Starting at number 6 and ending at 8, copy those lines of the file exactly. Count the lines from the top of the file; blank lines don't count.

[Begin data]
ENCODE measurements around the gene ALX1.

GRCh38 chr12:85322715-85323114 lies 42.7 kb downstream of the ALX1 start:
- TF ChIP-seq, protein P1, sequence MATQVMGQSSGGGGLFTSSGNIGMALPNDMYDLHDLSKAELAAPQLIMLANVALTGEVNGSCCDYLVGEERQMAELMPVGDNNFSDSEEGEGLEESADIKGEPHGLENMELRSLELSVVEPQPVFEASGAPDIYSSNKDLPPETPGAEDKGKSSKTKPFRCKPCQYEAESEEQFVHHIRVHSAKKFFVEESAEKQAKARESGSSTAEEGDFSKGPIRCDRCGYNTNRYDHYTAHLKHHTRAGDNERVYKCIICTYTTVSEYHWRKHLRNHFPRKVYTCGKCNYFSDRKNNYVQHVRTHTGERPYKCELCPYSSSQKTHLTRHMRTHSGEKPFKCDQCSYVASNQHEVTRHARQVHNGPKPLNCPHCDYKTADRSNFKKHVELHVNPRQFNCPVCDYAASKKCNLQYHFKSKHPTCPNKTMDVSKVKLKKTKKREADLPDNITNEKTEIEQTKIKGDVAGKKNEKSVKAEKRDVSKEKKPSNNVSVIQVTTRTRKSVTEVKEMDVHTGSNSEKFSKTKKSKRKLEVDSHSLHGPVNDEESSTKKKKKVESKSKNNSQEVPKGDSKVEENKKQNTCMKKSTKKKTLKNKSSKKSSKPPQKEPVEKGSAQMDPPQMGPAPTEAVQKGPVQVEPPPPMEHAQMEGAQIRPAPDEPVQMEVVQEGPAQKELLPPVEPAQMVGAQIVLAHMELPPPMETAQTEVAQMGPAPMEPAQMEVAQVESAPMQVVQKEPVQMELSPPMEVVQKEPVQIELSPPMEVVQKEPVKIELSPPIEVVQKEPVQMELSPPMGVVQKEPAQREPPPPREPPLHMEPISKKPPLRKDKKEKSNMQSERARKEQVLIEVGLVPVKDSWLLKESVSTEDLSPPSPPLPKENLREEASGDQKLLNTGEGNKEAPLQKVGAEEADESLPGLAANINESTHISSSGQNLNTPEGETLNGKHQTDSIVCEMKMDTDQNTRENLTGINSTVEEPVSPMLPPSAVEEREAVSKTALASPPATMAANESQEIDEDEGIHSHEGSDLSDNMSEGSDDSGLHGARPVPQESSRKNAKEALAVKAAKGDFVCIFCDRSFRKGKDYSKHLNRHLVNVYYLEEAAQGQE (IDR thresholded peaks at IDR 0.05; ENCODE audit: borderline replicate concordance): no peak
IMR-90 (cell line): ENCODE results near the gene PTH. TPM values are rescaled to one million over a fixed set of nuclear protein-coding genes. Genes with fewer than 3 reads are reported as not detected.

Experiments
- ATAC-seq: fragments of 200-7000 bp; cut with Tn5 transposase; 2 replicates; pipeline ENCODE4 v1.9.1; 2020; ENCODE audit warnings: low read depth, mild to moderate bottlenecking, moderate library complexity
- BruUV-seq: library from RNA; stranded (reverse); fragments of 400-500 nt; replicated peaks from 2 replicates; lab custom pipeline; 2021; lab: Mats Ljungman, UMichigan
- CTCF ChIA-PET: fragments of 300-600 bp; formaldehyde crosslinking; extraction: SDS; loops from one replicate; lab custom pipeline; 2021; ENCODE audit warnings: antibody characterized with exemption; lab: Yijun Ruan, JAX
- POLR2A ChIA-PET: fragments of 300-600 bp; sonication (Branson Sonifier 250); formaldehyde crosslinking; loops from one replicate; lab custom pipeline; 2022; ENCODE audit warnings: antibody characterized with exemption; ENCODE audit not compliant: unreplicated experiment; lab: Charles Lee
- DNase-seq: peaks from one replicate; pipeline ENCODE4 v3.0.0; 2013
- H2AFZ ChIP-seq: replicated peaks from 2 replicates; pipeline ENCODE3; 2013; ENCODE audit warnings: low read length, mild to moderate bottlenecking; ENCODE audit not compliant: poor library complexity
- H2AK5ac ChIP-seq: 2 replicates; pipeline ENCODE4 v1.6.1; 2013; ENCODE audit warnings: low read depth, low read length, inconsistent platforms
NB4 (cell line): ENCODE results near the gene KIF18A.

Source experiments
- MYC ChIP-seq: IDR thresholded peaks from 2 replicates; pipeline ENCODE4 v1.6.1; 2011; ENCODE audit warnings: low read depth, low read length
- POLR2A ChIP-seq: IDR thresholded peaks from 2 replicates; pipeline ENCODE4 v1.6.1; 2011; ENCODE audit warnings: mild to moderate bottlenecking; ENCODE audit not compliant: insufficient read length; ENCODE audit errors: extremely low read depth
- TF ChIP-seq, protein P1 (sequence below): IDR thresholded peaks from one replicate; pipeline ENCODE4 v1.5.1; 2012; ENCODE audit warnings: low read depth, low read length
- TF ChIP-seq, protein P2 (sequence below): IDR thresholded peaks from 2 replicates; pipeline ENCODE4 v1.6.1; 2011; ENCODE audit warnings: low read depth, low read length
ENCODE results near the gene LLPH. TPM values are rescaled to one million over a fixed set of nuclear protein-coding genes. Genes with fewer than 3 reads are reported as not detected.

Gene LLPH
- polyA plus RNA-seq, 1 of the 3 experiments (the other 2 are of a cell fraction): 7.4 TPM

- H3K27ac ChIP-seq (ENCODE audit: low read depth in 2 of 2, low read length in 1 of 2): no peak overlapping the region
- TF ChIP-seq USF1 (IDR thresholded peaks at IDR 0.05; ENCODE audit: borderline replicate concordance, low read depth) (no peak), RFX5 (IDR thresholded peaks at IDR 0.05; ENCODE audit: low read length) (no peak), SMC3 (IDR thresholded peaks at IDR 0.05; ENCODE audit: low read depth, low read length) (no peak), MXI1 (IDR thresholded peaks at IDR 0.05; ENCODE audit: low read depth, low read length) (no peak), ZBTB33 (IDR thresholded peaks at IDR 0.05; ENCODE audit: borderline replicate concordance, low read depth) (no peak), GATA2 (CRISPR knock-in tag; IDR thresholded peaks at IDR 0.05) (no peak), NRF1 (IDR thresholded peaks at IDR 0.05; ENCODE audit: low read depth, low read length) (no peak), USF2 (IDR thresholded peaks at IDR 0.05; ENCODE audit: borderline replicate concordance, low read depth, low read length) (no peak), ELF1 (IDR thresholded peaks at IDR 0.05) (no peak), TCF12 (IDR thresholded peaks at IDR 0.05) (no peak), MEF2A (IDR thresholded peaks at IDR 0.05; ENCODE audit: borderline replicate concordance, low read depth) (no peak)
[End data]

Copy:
- ATAC-seq: fragments of 200-7000 bp; cut with Tn5 transposase; 2 replicates; pipeline ENCODE4 v1.9.1; 2020; ENCODE audit warnings: low read depth, mild to moderate bottlenecking, moderate library complexity
- BruUV-seq: library from RNA; stranded (reverse); fragments of 400-500 nt; replicated peaks from 2 replicates; lab custom pipeline; 2021; lab: Mats Ljungman, UMichigan
- CTCF ChIA-PET: fragments of 300-600 bp; formaldehyde crosslinking; extraction: SDS; loops from one replicate; lab custom pipeline; 2021; ENCODE audit warnings: antibody characterized with exemption; lab: Yijun Ruan, JAX